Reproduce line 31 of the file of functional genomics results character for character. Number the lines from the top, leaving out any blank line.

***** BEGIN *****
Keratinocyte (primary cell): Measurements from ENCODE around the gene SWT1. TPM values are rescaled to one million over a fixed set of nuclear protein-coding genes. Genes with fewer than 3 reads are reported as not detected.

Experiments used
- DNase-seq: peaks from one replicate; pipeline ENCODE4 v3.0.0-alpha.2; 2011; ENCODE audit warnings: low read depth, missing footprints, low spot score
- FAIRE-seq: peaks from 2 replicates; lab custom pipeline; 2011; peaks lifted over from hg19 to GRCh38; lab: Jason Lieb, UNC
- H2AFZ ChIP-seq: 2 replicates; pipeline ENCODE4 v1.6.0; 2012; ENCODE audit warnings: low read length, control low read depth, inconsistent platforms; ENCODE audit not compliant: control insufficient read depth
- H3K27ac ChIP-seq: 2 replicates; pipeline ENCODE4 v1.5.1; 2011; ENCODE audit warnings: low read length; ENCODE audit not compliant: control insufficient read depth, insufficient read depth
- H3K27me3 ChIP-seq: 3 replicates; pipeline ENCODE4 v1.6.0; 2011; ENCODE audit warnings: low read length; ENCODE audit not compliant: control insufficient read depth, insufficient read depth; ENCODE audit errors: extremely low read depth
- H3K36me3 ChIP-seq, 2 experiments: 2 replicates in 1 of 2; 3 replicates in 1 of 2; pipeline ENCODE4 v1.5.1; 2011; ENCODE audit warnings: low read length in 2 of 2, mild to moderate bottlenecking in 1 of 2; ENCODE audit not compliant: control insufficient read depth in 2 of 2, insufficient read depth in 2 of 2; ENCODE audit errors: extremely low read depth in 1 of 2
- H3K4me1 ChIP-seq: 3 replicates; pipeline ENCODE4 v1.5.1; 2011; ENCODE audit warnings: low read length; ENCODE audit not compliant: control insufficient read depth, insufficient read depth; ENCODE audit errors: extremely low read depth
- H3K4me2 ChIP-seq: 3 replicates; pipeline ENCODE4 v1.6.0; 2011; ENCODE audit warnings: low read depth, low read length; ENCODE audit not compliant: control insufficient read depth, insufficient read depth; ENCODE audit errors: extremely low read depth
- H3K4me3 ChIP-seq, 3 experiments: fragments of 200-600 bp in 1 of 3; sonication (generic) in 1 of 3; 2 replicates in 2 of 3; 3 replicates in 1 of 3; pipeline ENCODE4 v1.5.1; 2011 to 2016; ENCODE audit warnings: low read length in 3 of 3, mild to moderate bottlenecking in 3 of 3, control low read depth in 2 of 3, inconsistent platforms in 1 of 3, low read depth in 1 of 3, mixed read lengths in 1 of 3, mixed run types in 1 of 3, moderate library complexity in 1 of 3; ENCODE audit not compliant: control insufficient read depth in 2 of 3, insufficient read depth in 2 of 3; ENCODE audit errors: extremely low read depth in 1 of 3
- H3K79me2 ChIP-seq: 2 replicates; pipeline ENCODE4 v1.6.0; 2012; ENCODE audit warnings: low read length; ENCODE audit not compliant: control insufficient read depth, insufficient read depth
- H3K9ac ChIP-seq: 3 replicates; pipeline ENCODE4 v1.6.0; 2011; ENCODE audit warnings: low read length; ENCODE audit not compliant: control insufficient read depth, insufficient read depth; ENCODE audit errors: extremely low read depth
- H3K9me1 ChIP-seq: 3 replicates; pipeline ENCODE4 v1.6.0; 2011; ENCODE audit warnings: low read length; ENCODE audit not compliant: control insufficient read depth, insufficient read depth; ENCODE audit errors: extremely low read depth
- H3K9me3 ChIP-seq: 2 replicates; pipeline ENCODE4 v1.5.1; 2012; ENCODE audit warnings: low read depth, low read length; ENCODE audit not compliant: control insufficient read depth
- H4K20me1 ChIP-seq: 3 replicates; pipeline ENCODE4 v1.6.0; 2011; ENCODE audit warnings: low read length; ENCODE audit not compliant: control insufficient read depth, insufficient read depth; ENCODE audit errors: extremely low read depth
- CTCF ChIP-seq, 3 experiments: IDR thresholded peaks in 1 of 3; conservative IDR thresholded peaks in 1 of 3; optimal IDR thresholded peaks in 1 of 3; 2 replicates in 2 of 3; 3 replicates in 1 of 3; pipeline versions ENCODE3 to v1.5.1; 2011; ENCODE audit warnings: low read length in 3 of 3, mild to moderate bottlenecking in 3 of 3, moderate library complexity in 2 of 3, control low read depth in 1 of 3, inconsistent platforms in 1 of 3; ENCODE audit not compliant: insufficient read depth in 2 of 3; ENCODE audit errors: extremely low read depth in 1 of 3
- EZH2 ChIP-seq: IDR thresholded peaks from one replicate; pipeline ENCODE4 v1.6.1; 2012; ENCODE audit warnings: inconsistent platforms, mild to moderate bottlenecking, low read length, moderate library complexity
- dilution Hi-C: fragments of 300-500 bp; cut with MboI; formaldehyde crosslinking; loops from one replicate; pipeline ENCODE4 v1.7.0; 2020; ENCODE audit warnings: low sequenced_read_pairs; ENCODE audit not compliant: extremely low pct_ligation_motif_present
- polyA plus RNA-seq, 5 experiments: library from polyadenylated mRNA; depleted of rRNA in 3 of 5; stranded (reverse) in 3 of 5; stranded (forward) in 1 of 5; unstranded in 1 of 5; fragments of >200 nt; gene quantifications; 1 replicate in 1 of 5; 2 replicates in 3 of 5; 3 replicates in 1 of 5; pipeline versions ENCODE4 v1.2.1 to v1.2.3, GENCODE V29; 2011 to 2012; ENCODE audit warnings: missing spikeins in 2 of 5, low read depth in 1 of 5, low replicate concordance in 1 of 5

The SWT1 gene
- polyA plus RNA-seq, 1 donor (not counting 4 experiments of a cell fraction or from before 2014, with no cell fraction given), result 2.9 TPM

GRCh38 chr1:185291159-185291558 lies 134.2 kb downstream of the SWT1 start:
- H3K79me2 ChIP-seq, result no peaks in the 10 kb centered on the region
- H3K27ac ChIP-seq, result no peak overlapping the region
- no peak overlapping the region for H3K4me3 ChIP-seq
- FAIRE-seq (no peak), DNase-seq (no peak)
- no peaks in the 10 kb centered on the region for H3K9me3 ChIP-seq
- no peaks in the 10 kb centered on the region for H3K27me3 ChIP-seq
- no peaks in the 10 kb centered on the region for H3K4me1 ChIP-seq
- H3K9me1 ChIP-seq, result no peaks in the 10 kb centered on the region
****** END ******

- H3K9me1 ChIP-seq, result no peaks in the 10 kb centered on the region